Second and third year MBchB students have been asked to complete an online assessment ‘closed book’ despite the School of Medicine lacking invigilation or monitoring software to enforce this.
In an announcement to students, seen by Craccum, MBchB Phase 1 Director, Roger Booth, told students that their online assessments scheduled for Monday September 21 would be ‘closed book’. The email reminded students that as future doctors “honesty and integrity are fundamental requirements for effective medical practitioners”.
However, the faculty are currently unable to explain how this honesty and integrity will be upheld as the university does not have online invigilation software.
Booth reminded students that they are being trusted to comply with the test conditions and requirements. The university’s Academic Conduct Statute appears at the beginning of the assessment. This declaration has students agree when they submit online assessments that they have not discussed the test with other students, given or received assistance and not consulted “notes, books or online resources”. It makes it clear that a failure to comply with these rules will constitute a breach of the student academic conduct statute.
This Academic Conduct Statute appears on most online assessments – both open and closed book.
However, students told Craccum that they did not believe the School of Medicine could properly enforce the closed book policy. Students said many in the cohort believed they would be disadvantaged if they did not access their notes, believing many students across their year would.
Associate Professor, Andy Wearn, Head of the Medical Programme, confirmed that students would be asked to sit this assessment closed book with an academic integrity statement. He declined to comment on whether the faculty believed this statement was sufficient to prevent students cheating.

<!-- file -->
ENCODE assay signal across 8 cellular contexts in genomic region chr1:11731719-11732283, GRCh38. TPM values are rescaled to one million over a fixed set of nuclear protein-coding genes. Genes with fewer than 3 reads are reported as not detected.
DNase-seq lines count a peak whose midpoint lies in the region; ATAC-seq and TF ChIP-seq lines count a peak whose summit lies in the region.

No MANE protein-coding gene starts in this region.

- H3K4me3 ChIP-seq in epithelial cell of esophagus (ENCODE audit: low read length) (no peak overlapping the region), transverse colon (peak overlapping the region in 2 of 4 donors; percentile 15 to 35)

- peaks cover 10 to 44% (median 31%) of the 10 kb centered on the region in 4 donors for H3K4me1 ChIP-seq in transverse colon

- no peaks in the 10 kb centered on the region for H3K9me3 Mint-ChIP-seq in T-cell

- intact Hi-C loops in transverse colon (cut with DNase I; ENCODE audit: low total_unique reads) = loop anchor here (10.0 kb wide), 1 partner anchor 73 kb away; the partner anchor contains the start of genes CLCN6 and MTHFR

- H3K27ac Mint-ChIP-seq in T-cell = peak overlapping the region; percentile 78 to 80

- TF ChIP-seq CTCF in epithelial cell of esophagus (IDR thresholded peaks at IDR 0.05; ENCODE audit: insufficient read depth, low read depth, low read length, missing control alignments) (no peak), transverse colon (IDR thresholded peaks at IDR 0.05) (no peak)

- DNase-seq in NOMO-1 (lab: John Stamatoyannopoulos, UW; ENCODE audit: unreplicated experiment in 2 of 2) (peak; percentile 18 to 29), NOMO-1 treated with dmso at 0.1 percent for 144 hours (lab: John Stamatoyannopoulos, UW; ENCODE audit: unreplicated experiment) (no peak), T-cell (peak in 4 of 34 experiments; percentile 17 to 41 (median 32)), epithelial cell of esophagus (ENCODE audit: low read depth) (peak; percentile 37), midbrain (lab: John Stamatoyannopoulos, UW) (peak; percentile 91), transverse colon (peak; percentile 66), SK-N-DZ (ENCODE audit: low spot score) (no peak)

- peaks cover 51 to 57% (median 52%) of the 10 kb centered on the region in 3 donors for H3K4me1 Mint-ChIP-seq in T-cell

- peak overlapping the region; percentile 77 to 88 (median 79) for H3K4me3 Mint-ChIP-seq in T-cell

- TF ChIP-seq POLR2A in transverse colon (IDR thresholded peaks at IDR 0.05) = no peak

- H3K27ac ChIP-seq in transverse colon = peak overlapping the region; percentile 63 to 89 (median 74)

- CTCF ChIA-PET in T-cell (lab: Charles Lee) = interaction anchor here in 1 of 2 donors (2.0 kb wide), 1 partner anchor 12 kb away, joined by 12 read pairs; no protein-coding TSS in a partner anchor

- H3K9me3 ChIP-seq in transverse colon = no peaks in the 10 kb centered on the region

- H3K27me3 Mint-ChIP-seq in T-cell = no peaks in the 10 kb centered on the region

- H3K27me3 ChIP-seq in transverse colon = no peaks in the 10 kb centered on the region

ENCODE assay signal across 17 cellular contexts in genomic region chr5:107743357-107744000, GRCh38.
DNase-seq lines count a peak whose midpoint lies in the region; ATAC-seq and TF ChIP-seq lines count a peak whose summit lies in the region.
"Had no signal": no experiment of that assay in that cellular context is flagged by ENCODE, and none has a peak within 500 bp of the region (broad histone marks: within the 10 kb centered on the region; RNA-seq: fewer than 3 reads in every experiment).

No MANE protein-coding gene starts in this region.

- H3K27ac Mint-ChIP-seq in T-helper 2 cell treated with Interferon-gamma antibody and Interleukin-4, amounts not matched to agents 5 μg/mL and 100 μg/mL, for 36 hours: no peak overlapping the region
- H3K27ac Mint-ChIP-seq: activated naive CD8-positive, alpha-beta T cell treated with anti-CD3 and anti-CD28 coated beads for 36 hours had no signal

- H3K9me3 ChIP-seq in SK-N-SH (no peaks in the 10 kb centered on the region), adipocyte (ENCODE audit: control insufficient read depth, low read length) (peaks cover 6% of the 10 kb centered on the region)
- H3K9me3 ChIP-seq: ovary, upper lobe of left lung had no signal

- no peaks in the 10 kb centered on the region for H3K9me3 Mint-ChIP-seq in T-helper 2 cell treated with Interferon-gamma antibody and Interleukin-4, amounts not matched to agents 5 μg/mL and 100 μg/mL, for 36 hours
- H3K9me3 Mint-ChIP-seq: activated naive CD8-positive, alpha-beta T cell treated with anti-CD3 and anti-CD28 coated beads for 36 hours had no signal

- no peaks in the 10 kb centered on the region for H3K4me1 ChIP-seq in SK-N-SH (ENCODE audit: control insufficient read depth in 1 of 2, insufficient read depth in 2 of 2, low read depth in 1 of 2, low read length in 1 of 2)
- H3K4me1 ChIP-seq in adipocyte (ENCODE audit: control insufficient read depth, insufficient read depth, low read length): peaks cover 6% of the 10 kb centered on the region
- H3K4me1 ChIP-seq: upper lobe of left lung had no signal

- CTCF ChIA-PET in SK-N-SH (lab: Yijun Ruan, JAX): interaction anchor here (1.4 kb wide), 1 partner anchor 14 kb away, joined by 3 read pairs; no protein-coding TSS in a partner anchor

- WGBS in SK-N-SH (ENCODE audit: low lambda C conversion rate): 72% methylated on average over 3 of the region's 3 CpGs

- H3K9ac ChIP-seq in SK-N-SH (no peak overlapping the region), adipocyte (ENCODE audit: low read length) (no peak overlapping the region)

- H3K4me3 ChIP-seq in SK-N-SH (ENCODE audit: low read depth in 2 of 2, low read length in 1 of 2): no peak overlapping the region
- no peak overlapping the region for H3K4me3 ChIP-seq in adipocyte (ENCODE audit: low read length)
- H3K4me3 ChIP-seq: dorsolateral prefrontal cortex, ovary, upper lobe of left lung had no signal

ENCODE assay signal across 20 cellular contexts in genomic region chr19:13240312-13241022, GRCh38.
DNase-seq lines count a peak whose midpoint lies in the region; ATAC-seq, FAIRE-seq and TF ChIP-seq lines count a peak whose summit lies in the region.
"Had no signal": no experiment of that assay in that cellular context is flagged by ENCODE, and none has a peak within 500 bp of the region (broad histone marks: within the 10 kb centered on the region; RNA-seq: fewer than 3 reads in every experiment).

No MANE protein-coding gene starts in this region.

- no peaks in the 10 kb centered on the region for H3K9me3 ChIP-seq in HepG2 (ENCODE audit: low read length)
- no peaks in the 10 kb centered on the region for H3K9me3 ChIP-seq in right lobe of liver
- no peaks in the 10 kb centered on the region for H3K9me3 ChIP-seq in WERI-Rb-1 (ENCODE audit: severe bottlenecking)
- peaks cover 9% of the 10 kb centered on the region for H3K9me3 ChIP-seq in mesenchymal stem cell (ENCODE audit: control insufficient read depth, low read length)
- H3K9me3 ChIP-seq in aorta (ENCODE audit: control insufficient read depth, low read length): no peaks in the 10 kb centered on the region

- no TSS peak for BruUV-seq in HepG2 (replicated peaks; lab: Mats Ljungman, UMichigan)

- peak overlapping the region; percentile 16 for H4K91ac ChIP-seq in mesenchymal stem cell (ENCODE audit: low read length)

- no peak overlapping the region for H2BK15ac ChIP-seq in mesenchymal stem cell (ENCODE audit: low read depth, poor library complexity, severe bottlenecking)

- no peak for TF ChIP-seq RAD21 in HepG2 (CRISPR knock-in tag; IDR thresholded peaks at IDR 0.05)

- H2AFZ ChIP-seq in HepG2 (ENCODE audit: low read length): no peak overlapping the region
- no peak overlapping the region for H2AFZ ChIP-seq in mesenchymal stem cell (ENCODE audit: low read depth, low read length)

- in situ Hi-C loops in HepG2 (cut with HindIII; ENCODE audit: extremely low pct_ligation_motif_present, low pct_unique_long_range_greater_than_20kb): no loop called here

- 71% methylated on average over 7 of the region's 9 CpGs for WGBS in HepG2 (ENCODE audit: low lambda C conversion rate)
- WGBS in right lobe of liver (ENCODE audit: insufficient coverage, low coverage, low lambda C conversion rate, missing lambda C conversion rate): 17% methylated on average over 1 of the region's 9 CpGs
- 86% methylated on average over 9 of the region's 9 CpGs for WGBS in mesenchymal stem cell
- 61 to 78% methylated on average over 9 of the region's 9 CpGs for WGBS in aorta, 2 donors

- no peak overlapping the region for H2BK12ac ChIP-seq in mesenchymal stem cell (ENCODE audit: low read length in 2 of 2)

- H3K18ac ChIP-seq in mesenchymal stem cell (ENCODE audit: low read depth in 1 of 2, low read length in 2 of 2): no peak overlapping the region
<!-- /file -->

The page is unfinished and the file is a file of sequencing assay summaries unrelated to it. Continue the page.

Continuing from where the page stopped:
Online assessments at the university are guided by the academic integrity guidelines for remote learning. It says that academic integrity must be upheld in online assessment. It suggests exam-designers “replace questions that simply recall facts with questions that require higher level cognitive skills – for example, questions that include analysis and explanation of answers”.
The test, an end of module test on Blood, Immunity, and Infection was originally scheduled to be held on campus over a two hour window. Last week, the university reversed its decision to resume on campus teaching following outcry from students and comments made by Director-General of Health, Ashley Bloomfield, that contradicted guidelines that the university was following.
AUMSA declined to comment. In 2018, Critic Te Arohi reported that medicine students at the University of Otago were found to be cheating on practical assessments, leading the medicine school to declare that the ‘integrity of the exam had been compromised’.